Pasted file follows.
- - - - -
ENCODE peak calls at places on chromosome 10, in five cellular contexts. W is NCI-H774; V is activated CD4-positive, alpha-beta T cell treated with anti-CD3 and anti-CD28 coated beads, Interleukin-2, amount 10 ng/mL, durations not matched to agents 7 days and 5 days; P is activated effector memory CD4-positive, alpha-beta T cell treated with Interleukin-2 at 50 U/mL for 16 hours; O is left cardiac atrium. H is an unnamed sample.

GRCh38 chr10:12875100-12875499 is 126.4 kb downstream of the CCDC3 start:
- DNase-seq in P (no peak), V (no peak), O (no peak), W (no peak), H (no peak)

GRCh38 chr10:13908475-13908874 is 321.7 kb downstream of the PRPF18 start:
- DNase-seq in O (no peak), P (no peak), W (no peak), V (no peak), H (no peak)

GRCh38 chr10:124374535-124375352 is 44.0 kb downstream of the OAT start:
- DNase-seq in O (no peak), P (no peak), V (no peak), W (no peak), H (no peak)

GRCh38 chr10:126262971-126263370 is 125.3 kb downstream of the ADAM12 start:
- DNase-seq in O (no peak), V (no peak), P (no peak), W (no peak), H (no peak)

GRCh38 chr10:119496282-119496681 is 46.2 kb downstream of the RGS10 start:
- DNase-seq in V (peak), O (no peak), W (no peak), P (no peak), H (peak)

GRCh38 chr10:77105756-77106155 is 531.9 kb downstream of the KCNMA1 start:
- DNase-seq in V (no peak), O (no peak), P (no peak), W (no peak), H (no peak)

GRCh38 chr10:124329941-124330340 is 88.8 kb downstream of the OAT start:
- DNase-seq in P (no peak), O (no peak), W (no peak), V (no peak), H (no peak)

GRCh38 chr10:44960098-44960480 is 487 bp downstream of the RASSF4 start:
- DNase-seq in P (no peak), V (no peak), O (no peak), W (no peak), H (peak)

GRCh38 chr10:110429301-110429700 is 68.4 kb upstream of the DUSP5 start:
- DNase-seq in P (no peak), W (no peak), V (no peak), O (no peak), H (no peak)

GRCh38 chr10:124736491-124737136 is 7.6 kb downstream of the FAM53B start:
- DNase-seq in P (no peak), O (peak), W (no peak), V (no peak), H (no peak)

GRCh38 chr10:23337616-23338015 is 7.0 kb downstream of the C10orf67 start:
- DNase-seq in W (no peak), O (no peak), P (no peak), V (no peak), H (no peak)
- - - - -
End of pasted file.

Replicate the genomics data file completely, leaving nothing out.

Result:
ENCODE peak calls at places on chromosome 10, in five cellular contexts. W is NCI-H774; V is activated CD4-positive, alpha-beta T cell treated with anti-CD3 and anti-CD28 coated beads, Interleukin-2, amount 10 ng/mL, durations not matched to agents 7 days and 5 days; P is activated effector memory CD4-positive, alpha-beta T cell treated with Interleukin-2 at 50 U/mL for 16 hours; O is left cardiac atrium. H is an unnamed sample.

GRCh38 chr10:12875100-12875499 is 126.4 kb downstream of the CCDC3 start:
- DNase-seq in P (no peak), V (no peak), O (no peak), W (no peak), H (no peak)

GRCh38 chr10:13908475-13908874 is 321.7 kb downstream of the PRPF18 start:
- DNase-seq in O (no peak), P (no peak), W (no peak), V (no peak), H (no peak)

GRCh38 chr10:124374535-124375352 is 44.0 kb downstream of the OAT start:
- DNase-seq in O (no peak), P (no peak), V (no peak), W (no peak), H (no peak)

GRCh38 chr10:126262971-126263370 is 125.3 kb downstream of the ADAM12 start:
- DNase-seq in O (no peak), V (no peak), P (no peak), W (no peak), H (no peak)

GRCh38 chr10:119496282-119496681 is 46.2 kb downstream of the RGS10 start:
- DNase-seq in V (peak), O (no peak), W (no peak), P (no peak), H (peak)

GRCh38 chr10:77105756-77106155 is 531.9 kb downstream of the KCNMA1 start:
- DNase-seq in V (no peak), O (no peak), P (no peak), W (no peak), H (no peak)

GRCh38 chr10:124329941-124330340 is 88.8 kb downstream of the OAT start:
- DNase-seq in P (no peak), O (no peak), W (no peak), V (no peak), H (no peak)

GRCh38 chr10:44960098-44960480 is 487 bp downstream of the RASSF4 start:
- DNase-seq in P (no peak), V (no peak), O (no peak), W (no peak), H (peak)

GRCh38 chr10:110429301-110429700 is 68.4 kb upstream of the DUSP5 start:
- DNase-seq in P (no peak), W (no peak), V (no peak), O (no peak), H (no peak)

GRCh38 chr10:124736491-124737136 is 7.6 kb downstream of the FAM53B start:
- DNase-seq in P (no peak), O (peak), W (no peak), V (no peak), H (no peak)

GRCh38 chr10:23337616-23338015 is 7.0 kb downstream of the C10orf67 start:
- DNase-seq in W (no peak), O (no peak), P (no peak), V (no peak), H (no peak)